Federal agents have the right to shut down medical marijuana dispensaries in California under the U.S. Controlled Substances Act, an appeals court ruled on Wednesday.
The ruling, handed down by the 9th U.S. Circuit Court of Appeals, rejected lawsuits put forth by three separate dispensary owners, their landlords and their patients. The groups had argued that simply following California’s state laws governing medical marijuana should protect them from federal prosecution.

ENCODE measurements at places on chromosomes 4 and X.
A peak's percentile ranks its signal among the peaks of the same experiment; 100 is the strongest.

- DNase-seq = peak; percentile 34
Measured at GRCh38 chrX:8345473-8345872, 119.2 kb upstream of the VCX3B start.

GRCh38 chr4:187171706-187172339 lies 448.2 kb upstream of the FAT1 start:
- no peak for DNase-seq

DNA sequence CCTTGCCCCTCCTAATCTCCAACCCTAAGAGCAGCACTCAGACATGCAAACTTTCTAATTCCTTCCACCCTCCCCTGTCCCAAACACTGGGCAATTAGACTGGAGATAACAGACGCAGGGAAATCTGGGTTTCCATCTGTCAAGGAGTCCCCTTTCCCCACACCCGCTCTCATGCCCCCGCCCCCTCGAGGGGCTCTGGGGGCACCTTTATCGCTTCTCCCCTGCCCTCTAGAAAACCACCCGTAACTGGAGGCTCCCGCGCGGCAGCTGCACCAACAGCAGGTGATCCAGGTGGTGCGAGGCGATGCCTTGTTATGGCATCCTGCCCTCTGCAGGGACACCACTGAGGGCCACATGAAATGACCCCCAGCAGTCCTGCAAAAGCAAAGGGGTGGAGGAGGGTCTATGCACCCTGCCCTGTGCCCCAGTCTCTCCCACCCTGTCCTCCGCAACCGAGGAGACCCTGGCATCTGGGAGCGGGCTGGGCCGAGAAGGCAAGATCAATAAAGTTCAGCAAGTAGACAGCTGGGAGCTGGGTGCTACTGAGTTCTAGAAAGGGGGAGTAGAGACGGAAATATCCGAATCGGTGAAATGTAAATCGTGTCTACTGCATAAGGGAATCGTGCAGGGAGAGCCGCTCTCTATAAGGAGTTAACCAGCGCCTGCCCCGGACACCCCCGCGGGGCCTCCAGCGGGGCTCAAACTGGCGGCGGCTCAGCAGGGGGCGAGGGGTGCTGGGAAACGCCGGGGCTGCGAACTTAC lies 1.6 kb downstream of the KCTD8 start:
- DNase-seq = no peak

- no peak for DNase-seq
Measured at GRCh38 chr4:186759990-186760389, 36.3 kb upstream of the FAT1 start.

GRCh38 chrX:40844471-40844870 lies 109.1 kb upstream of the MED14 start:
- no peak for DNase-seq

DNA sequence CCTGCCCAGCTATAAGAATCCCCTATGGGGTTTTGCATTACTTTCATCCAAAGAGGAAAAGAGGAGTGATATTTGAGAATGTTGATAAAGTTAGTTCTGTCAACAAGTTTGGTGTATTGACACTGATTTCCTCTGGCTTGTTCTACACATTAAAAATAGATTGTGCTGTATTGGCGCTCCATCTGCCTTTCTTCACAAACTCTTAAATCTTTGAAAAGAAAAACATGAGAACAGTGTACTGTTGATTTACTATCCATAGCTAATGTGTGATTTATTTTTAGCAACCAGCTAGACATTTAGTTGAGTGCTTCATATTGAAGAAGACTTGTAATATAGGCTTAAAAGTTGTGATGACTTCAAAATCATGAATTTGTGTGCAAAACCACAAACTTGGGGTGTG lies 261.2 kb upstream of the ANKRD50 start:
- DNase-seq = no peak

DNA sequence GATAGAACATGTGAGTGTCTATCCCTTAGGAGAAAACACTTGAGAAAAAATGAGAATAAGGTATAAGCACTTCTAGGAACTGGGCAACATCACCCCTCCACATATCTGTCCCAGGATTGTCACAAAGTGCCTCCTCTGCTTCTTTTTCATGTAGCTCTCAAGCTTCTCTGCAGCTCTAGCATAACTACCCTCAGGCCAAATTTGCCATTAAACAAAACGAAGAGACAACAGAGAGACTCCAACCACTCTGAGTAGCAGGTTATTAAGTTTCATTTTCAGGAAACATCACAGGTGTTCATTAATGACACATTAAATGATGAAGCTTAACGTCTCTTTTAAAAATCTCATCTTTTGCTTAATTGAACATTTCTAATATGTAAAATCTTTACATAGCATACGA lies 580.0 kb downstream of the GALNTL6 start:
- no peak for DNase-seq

They collectively sought an injunction to prevent federal authorities from enforcing the federal Controlled Substances Act against businesses operating under California’s Compassionate Use Act, which legalizes medical marijuana.
The court did not agree, upholding several lower court decisions. Two days after taking the submission, the three-judge panel required just four pages of text to dispose of the three lawsuits. The panel ruled that an injunction would “compromise a governmental interest in enforcing the law.”
The three groups have been attempting to challenge this rule since 2011, when California’s U.S. attorneys threatened property owners who leased space to marijuana shops.